Shredded paper

Have you ever wished that you had more information about the code you have in front of you? The agile manifesto has the form of A is valued over B. It is putting perspective on the tradeoffs of what to emphasis, and has played a big role in the development of the IT-industry, bringing value. Taking it to heart can, however, go too far. Here I will make yet another argument not to skip B totally, just because A is more valuable. This argument is about information, context and history.

Individuals and interactions over processes and tools

With people working closely, preferably in the same room, the result will be better. But with only verbal communication there would be no ticket systems, version control data or minutes from sprint meetings to tell the story about the work.

Working software over comprehensive documentation

Taken to its extreme, this could be compiled source code with no other information accompanying it.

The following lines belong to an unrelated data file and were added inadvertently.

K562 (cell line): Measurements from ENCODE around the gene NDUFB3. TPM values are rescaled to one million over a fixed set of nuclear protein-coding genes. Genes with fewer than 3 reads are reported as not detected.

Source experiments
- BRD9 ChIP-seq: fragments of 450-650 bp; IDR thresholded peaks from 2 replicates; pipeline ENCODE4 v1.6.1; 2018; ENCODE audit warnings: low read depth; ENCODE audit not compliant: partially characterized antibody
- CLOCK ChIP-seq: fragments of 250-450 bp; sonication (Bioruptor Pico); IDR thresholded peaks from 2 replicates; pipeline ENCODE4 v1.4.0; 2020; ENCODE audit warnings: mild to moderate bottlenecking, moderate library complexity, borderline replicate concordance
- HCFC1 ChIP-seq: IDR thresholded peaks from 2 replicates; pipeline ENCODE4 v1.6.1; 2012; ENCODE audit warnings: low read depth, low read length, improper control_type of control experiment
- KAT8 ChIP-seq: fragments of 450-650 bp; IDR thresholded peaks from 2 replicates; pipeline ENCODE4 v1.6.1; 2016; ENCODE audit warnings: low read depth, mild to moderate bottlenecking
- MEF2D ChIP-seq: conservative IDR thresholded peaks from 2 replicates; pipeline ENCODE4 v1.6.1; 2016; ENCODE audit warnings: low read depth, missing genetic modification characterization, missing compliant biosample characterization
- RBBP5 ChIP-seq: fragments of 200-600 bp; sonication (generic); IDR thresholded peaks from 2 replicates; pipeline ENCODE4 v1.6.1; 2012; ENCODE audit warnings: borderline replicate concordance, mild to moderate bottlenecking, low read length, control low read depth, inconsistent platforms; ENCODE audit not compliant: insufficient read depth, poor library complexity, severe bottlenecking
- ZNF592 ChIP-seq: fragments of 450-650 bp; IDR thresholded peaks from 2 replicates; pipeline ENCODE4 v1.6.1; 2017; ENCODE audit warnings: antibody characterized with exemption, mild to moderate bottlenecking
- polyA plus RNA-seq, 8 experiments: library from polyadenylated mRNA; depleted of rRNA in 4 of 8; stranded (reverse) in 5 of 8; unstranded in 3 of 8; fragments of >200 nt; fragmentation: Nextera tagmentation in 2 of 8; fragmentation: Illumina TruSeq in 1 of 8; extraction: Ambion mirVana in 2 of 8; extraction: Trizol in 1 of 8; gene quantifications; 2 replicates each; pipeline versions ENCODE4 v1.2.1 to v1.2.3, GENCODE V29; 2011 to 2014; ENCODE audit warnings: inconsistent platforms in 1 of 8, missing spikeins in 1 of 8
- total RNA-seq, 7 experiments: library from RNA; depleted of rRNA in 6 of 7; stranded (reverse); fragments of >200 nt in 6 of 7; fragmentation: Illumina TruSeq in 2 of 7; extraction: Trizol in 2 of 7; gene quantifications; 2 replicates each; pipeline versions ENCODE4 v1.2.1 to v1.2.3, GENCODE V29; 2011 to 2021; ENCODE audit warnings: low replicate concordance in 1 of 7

Customer collaboration over contract negotiation

Working tightly with the customer, a relationship based on good communication and trust, there might not even be a contract. But a contract is also an artefact of that relationship, that can tell stories about it to those who come after.

Responding to change over following a plan

Working with one thing at the time, measuring effect as we go, there might not even have to be a plan. The step we are at now will get results directing the next step. That is a great way to get value through the door. But without a plan, there will be one place less where our intentions and dreams are recorded. In worst case we end up with a compiled binary and nothing else. With no artefacts produced by processes, tools, contracts, documentation or plans, there are no clues to how the product ended up the way it is.

That is, while there is value in the items on the right, we value the items on the left more.

One of the values in the items to the right is communication with the future. Telling coworkers to come, or future versions of ourselves, the context of our decisions. When agile “goes overboard” this is one of the things that are lost. Few projects end up as only a compiled binary, but a lot is left with less context than would be helpful. The understanding of software is dependent on context. Tell the story of you software with deliberation when cutting down on accidental artefacts. Do not let your reasoning go traceless.

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